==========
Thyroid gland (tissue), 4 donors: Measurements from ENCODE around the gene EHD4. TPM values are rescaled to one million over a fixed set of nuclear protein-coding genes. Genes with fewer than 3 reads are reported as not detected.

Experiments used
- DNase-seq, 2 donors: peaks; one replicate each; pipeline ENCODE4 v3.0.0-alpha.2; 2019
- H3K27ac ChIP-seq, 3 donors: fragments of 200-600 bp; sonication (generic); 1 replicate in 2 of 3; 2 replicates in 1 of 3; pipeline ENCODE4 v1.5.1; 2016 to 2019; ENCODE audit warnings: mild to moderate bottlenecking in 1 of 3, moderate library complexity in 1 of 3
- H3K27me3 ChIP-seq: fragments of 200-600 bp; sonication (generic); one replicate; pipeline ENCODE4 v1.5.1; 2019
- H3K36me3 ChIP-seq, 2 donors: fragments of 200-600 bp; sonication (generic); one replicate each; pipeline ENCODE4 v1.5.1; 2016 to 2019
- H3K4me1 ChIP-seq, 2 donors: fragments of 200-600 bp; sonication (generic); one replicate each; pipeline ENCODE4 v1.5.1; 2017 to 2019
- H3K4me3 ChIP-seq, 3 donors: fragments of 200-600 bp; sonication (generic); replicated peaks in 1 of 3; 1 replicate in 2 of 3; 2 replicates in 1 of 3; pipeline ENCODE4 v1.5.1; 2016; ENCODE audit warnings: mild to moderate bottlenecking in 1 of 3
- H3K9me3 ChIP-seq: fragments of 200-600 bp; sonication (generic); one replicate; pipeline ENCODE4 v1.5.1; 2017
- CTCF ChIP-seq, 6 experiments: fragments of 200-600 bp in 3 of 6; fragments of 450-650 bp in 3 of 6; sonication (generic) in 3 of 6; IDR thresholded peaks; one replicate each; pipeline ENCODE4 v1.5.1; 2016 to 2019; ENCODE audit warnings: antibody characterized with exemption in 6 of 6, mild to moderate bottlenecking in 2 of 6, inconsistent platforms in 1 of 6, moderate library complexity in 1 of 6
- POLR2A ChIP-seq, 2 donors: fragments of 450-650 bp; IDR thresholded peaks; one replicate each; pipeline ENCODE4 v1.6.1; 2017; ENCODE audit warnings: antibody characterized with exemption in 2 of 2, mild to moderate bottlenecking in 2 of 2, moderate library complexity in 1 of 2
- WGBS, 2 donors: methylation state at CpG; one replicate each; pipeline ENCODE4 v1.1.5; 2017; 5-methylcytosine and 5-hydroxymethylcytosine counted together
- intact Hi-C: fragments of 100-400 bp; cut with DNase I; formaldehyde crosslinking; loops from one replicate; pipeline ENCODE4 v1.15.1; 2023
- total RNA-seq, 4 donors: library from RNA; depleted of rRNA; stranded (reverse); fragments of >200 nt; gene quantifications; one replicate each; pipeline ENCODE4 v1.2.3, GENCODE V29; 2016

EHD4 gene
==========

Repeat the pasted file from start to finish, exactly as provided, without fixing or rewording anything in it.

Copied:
Thyroid gland (tissue), 4 donors: Measurements from ENCODE around the gene EHD4. TPM values are rescaled to one million over a fixed set of nuclear protein-coding genes. Genes with fewer than 3 reads are reported as not detected.

Experiments used
- DNase-seq, 2 donors: peaks; one replicate each; pipeline ENCODE4 v3.0.0-alpha.2; 2019
- H3K27ac ChIP-seq, 3 donors: fragments of 200-600 bp; sonication (generic); 1 replicate in 2 of 3; 2 replicates in 1 of 3; pipeline ENCODE4 v1.5.1; 2016 to 2019; ENCODE audit warnings: mild to moderate bottlenecking in 1 of 3, moderate library complexity in 1 of 3
- H3K27me3 ChIP-seq: fragments of 200-600 bp; sonication (generic); one replicate; pipeline ENCODE4 v1.5.1; 2019
- H3K36me3 ChIP-seq, 2 donors: fragments of 200-600 bp; sonication (generic); one replicate each; pipeline ENCODE4 v1.5.1; 2016 to 2019
- H3K4me1 ChIP-seq, 2 donors: fragments of 200-600 bp; sonication (generic); one replicate each; pipeline ENCODE4 v1.5.1; 2017 to 2019
- H3K4me3 ChIP-seq, 3 donors: fragments of 200-600 bp; sonication (generic); replicated peaks in 1 of 3; 1 replicate in 2 of 3; 2 replicates in 1 of 3; pipeline ENCODE4 v1.5.1; 2016; ENCODE audit warnings: mild to moderate bottlenecking in 1 of 3
- H3K9me3 ChIP-seq: fragments of 200-600 bp; sonication (generic); one replicate; pipeline ENCODE4 v1.5.1; 2017
- CTCF ChIP-seq, 6 experiments: fragments of 200-600 bp in 3 of 6; fragments of 450-650 bp in 3 of 6; sonication (generic) in 3 of 6; IDR thresholded peaks; one replicate each; pipeline ENCODE4 v1.5.1; 2016 to 2019; ENCODE audit warnings: antibody characterized with exemption in 6 of 6, mild to moderate bottlenecking in 2 of 6, inconsistent platforms in 1 of 6, moderate library complexity in 1 of 6
- POLR2A ChIP-seq, 2 donors: fragments of 450-650 bp; IDR thresholded peaks; one replicate each; pipeline ENCODE4 v1.6.1; 2017; ENCODE audit warnings: antibody characterized with exemption in 2 of 2, mild to moderate bottlenecking in 2 of 2, moderate library complexity in 1 of 2
- WGBS, 2 donors: methylation state at CpG; one replicate each; pipeline ENCODE4 v1.1.5; 2017; 5-methylcytosine and 5-hydroxymethylcytosine counted together
- intact Hi-C: fragments of 100-400 bp; cut with DNase I; formaldehyde crosslinking; loops from one replicate; pipeline ENCODE4 v1.15.1; 2023
- total RNA-seq, 4 donors: library from RNA; depleted of rRNA; stranded (reverse); fragments of >200 nt; gene quantifications; one replicate each; pipeline ENCODE4 v1.2.3, GENCODE V29; 2016

EHD4 gene